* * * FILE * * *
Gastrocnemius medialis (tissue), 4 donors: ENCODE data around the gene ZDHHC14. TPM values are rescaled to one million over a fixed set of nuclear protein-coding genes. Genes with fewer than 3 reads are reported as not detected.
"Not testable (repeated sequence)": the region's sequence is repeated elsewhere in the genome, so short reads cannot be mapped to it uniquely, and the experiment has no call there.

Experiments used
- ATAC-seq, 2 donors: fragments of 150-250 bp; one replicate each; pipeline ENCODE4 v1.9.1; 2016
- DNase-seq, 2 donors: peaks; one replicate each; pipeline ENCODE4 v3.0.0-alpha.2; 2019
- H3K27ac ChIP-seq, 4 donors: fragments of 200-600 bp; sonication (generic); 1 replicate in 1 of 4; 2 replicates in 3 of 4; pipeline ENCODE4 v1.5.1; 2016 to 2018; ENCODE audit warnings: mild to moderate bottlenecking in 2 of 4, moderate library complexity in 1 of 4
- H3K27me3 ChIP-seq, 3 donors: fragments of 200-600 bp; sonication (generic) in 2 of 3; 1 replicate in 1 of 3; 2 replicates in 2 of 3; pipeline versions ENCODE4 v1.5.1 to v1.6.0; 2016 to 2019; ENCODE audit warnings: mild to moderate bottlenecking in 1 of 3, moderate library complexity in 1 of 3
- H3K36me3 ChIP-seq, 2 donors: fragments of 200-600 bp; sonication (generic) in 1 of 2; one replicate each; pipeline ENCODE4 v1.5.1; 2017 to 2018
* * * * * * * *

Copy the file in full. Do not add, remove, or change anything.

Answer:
Gastrocnemius medialis (tissue), 4 donors: ENCODE data around the gene ZDHHC14. TPM values are rescaled to one million over a fixed set of nuclear protein-coding genes. Genes with fewer than 3 reads are reported as not detected.
"Not testable (repeated sequence)": the region's sequence is repeated elsewhere in the genome, so short reads cannot be mapped to it uniquely, and the experiment has no call there.

Experiments used
- ATAC-seq, 2 donors: fragments of 150-250 bp; one replicate each; pipeline ENCODE4 v1.9.1; 2016
- DNase-seq, 2 donors: peaks; one replicate each; pipeline ENCODE4 v3.0.0-alpha.2; 2019
- H3K27ac ChIP-seq, 4 donors: fragments of 200-600 bp; sonication (generic); 1 replicate in 1 of 4; 2 replicates in 3 of 4; pipeline ENCODE4 v1.5.1; 2016 to 2018; ENCODE audit warnings: mild to moderate bottlenecking in 2 of 4, moderate library complexity in 1 of 4
- H3K27me3 ChIP-seq, 3 donors: fragments of 200-600 bp; sonication (generic) in 2 of 3; 1 replicate in 1 of 3; 2 replicates in 2 of 3; pipeline versions ENCODE4 v1.5.1 to v1.6.0; 2016 to 2019; ENCODE audit warnings: mild to moderate bottlenecking in 1 of 3, moderate library complexity in 1 of 3
- H3K36me3 ChIP-seq, 2 donors: fragments of 200-600 bp; sonication (generic) in 1 of 2; one replicate each; pipeline ENCODE4 v1.5.1; 2017 to 2018